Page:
Wednesday, April 27, 2016

Israel & Foreign Aid

Let me begin by saying that I believe in foreign aid.  I think properly used, foreign aid can be a significant tool in our national security in addition to making the world a generally better place. 

We give a significant amount to Israel each year - $3 Billion.  It is the largest recipient of US government aid.  That equals a little more than 1% of their entire GDP and almost 4% of the government budget.  It essentially goes there with no strings attached.  A group of legislators have proposed that we raise that amount to about $3.7 Billion and Israel is hoping to see it raised to between $4 & $4.5 Billion.

To put those numbers in context.  The population of Israel is roughly the same as either New Jersey or Virginia.  New Jersey is the state with the lowest return on its federal tax dollars in the US and actually ends up with roughly a negative $23 Million each year.  That is, NJ sends $23 million more to the federal government than comes back to the state.  Virgnia is the state with the highest amount of return from the federal government.  It receives about $97 million more than it sends in in federal taxes.  Look at those numbers for a second and realize that the state with the highest return on its federal tax dollars gets back less than 1/3 of what we sent to Israel this year... and there are obviously strings on much or most of that money.  Israel, on the other hand, continues to break international law with the building of settlements.  Additionally, 1 of 3 Israeli families receive some kind of government welfare including large numbers of ultra-orthodox Jews who live on state subsidies for religious study.  Some studies show that 65% of ultra-orthodox men do not work but instead spend their time being paid by the government to study torah and scripture. The ultra-orthodox are also the fastest growing Jewish segment of the Israeli population.

Some economists are arguing that the Israeli economy will collapse under the weight of its welfare system.  It is no wonder that they are hoping for a significant increase in our aid... On top of those who are paid to not work, Israeli citizens receive other benefits that US citizens do not.  All universities are subsidized by the state and students pay only a small percentage of the actual costs.  Health insurance is universal and looks to me roughly like Medicare for All.  One could easily argue that we subsidize all of these benefits.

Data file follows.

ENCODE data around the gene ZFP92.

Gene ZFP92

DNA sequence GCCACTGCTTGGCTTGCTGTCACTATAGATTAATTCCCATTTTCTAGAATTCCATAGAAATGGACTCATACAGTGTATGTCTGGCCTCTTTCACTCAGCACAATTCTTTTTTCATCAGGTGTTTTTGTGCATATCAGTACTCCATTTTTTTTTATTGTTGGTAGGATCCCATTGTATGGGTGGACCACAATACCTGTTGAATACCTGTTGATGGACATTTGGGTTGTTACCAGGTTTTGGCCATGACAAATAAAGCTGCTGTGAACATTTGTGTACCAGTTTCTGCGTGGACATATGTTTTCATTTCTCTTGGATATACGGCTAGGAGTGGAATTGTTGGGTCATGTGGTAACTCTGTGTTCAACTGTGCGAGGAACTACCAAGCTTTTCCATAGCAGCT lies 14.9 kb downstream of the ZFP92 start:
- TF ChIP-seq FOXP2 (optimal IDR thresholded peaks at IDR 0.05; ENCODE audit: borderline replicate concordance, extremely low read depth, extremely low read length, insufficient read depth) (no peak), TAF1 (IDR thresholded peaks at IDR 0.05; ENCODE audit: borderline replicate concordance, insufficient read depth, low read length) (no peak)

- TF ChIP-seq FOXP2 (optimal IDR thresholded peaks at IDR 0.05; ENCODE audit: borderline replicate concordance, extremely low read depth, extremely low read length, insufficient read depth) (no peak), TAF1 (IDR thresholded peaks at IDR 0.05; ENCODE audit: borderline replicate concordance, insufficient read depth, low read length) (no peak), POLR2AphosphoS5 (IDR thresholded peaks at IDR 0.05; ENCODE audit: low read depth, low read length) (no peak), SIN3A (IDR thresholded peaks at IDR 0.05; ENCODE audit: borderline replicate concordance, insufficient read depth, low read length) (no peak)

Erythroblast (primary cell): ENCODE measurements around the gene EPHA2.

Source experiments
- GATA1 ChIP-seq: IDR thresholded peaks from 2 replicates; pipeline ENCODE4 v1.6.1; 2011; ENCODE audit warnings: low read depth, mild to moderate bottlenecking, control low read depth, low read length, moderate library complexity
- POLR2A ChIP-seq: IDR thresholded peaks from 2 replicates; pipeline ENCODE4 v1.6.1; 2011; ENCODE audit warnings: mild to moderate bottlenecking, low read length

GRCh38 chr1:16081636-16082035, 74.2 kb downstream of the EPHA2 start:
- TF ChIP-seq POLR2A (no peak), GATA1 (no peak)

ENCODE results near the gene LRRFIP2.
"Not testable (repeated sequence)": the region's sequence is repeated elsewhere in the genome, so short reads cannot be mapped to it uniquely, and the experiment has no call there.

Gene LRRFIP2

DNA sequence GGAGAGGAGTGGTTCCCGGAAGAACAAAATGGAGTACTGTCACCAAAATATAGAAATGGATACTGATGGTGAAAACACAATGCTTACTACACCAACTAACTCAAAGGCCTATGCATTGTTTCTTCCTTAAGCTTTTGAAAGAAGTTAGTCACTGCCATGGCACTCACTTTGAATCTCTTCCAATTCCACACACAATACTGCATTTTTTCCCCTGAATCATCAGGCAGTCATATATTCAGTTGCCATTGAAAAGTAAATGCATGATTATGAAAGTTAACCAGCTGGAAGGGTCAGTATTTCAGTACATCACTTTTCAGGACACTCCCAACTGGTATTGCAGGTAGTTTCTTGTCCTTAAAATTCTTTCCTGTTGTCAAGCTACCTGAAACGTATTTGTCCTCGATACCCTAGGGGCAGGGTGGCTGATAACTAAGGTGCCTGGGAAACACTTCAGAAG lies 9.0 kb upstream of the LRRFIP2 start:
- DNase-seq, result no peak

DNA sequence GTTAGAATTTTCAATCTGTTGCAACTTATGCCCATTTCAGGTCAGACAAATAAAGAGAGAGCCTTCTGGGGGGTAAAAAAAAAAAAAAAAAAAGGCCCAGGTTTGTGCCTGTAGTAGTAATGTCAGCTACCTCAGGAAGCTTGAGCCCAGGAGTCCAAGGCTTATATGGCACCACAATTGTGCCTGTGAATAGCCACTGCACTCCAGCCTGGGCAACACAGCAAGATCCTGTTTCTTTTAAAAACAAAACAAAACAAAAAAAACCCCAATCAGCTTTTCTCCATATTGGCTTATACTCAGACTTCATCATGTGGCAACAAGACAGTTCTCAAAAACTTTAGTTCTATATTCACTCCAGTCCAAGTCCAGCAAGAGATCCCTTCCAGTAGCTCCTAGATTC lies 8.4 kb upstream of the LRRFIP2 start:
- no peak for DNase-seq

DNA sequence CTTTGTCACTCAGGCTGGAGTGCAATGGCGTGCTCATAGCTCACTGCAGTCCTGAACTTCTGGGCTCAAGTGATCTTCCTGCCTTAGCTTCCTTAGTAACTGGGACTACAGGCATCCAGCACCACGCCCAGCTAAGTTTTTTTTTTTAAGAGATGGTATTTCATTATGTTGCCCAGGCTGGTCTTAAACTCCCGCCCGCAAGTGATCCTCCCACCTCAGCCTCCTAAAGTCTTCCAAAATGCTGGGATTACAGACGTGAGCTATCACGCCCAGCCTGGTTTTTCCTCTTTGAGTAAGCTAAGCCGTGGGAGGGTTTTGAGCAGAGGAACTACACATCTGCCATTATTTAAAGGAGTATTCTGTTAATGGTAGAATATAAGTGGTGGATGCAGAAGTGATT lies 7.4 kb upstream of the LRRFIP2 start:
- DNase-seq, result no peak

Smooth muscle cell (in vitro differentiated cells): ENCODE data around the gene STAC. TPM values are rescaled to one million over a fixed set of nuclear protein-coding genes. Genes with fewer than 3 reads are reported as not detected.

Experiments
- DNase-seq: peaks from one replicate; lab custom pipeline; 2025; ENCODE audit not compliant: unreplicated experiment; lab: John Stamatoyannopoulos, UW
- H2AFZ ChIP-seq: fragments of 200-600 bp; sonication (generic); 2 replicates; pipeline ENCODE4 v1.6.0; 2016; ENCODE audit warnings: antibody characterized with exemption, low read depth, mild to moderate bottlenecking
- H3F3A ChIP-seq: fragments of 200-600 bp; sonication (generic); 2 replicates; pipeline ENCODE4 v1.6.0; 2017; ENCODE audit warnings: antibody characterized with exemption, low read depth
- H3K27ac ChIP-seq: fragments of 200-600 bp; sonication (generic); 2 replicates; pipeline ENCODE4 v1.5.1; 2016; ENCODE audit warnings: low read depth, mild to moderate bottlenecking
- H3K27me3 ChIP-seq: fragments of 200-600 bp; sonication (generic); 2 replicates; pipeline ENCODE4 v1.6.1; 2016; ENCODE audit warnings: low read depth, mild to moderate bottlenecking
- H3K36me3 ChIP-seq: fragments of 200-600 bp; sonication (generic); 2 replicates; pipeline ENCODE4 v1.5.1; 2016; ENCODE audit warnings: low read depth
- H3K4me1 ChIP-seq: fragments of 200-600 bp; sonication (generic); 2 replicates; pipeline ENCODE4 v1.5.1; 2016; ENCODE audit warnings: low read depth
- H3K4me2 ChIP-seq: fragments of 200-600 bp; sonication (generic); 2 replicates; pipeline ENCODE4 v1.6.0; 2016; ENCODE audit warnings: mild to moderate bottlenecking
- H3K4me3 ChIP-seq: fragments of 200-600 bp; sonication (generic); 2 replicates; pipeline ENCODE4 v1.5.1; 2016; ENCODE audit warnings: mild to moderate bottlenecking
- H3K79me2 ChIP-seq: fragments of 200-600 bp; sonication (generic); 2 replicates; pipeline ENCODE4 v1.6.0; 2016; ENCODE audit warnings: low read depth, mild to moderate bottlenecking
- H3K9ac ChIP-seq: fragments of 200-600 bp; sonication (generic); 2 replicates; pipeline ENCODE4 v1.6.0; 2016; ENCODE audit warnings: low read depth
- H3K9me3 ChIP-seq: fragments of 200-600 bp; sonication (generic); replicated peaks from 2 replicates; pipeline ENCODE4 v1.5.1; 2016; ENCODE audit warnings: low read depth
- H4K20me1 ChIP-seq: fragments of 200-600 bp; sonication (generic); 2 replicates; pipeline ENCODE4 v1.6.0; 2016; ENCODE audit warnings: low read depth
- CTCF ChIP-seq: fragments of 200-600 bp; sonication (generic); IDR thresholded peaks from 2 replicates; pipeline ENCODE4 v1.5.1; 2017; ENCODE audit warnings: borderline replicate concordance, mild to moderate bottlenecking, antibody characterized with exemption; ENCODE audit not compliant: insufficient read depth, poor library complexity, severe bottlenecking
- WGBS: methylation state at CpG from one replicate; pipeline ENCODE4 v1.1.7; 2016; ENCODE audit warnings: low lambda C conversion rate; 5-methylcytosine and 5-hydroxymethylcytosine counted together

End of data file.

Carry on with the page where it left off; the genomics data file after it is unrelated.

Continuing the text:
So what do I think we should do?  I think that aid should be tied to real actions that reflect our values.  Should we dictate to Israel how they should live?  No.  But neither should we subsidize their choices when they conflict with our own.   Here are two examples.  We refuse welfare to criminals in the US... tie our aid to the dismantling of settlements and to better treatment of the Palestinians.  We hold as one of our deepest values separation of church and state... tie some aid to the removal of special perks for ultra-orthodox sects.

Friday, April 08, 2016

An Imagined Reality

Folk who know me know that I'm feelin' the Bern.  I've had some good conversations with friends who definitely don't feel the same and some have raised interesting critiques of Bernie Sanders.  One friend said that Bernie should not be president because he simply doesn't understand how the world works.  I disagreed and responded that perhaps it is not that he doesn't understand how the world works but instead he is offering a different paradigm as to how it should or could work.

Recently I read a really fascinating book called Sapiens: A Brief History of Humankind.  Of all of the ideas in the book, the one that really caught my imagination is that everything works because of our unique ability to imagine a paradigm and then agree upon it.  Those imagined realities enable large groups of humans to work together, to trade with one another, to form societies.  Basically the author, Yuval Noah Harari, says that there is nothing in human society that does not depend upon those imagined realities upon which we have agreed to agree.  And those imagined realities can be changed.

I was thinking about one of those imagined realities the other day when an editorial in our local paper complained that the problems with the dollar began when its value was cut off from anything real - i.e. gold.  But, the value of gold is also tied to nothing "real."  The book uses gold as an illustration of imagined realities.  While the metal does have some iteresting properties, there is no reason beyond a cultural agreement that it should hold any more value than some other metal, many of which are significantly more useful.  Ineed, when the Spaniards arrived in the new world, searching for gold,  the native people were confused.  Gold is pretty, they thought, but too soft for any important uses.  They imagined much lower value for that soft yellow metal.